In the meantime we have invested in our manufacturing in order to meet the promised deluge of orders. With modular being manufactured to much more tighter, repeatable tolerances than traditional build, we can semi-automate the process and provide pre-cut and finished skirting heating in a room kit – simply plug’n’play. “You would like to have an automatic loading and bar-coding cross cut sawing machine Sir? Certainly: that will be £80,000 please.”
And the orders are coming.
But: Surprise Surprise: It’s the supposedly fuddy duddy traditional build market that’s embraced the concept. Remember them: the stuck in the mud, dyed in the wool, stick to your knitting ludites that would be swept away by the modular/offsite/volumetric manufacturers who would show ’em who’s boss? And whilst there are several big modular players doing very nicely thank you, there are many that are frankly dreaming.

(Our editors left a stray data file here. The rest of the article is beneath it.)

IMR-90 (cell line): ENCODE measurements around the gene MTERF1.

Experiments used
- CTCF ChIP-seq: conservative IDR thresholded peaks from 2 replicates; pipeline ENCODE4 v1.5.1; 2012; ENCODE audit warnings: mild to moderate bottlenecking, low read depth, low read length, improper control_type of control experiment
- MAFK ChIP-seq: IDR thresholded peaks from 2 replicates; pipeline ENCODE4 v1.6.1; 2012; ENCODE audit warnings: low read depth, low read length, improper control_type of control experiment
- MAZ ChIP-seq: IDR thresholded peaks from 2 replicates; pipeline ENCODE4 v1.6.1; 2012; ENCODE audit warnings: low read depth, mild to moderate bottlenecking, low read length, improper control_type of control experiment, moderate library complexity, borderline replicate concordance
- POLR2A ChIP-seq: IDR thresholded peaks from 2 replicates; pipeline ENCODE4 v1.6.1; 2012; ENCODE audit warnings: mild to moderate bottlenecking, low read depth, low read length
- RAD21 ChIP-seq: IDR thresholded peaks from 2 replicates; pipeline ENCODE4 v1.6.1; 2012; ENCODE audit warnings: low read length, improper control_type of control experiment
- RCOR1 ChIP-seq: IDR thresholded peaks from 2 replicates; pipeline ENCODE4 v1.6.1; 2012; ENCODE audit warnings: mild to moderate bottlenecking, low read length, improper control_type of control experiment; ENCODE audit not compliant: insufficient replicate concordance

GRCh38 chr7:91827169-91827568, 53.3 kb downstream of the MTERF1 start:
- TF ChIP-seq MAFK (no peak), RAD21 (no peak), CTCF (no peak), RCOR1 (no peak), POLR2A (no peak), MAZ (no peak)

So where do we stand? Well like many potential purchasers and decision makers, we’re hedging our bets. We’ve got thousands of new build apartments in the pipeline – all traditional and a few hundred in modular. Which way do we think it’s going to go? Well as an innovator and a believer in disruptive technology I think modular / offsite construction will become more important in the building sector, but not as far and as fast as anyone would like.
The Mark Farmer report writ large the challenges facing construction and that the industry must adapt or die; but that can’t be solely for the benefit of the developer/investor/manufacturer; it has to offer real benefits to the occupant, whether they own it or not. Simply repackaging the same old technology into a new shell that just happens to be built in a shiny new factory is not a great story to sell.